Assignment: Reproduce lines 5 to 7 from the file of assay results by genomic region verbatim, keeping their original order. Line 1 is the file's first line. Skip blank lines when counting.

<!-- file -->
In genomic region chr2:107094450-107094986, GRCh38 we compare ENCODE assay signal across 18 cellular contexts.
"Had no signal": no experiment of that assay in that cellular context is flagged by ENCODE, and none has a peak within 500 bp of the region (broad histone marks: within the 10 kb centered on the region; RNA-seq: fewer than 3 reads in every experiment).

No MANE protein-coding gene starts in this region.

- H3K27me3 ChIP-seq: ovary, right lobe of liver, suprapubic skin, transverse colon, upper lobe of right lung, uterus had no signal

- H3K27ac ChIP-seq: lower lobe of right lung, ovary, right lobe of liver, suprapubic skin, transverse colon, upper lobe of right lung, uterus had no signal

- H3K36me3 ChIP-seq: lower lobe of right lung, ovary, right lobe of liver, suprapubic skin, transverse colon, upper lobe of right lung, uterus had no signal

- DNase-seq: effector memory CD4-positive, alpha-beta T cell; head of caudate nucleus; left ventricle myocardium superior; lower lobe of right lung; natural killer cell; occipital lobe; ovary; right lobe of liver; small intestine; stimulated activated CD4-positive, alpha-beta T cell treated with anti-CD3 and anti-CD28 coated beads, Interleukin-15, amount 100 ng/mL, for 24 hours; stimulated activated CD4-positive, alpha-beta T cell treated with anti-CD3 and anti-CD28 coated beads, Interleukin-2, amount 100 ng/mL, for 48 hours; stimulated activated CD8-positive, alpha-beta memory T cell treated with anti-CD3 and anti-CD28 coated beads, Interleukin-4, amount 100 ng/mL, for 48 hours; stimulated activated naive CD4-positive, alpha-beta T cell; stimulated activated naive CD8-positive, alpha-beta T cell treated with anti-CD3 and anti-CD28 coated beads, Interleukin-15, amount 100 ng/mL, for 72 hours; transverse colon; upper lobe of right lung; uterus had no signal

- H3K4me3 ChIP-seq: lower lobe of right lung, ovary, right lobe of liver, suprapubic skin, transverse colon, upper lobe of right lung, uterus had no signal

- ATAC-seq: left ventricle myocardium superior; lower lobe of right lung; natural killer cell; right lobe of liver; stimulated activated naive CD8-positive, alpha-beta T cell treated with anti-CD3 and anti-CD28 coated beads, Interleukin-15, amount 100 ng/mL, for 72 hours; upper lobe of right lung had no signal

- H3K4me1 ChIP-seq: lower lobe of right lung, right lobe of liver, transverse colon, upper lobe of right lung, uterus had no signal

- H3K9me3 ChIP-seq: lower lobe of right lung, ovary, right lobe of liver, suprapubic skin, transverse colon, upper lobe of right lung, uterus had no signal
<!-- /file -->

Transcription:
- H3K27ac ChIP-seq: lower lobe of right lung, ovary, right lobe of liver, suprapubic skin, transverse colon, upper lobe of right lung, uterus had no signal

- H3K36me3 ChIP-seq: lower lobe of right lung, ovary, right lobe of liver, suprapubic skin, transverse colon, upper lobe of right lung, uterus had no signal

- DNase-seq: effector memory CD4-positive, alpha-beta T cell; head of caudate nucleus; left ventricle myocardium superior; lower lobe of right lung; natural killer cell; occipital lobe; ovary; right lobe of liver; small intestine; stimulated activated CD4-positive, alpha-beta T cell treated with anti-CD3 and anti-CD28 coated beads, Interleukin-15, amount 100 ng/mL, for 24 hours; stimulated activated CD4-positive, alpha-beta T cell treated with anti-CD3 and anti-CD28 coated beads, Interleukin-2, amount 100 ng/mL, for 48 hours; stimulated activated CD8-positive, alpha-beta memory T cell treated with anti-CD3 and anti-CD28 coated beads, Interleukin-4, amount 100 ng/mL, for 48 hours; stimulated activated naive CD4-positive, alpha-beta T cell; stimulated activated naive CD8-positive, alpha-beta T cell treated with anti-CD3 and anti-CD28 coated beads, Interleukin-15, amount 100 ng/mL, for 72 hours; transverse colon; upper lobe of right lung; uterus had no signal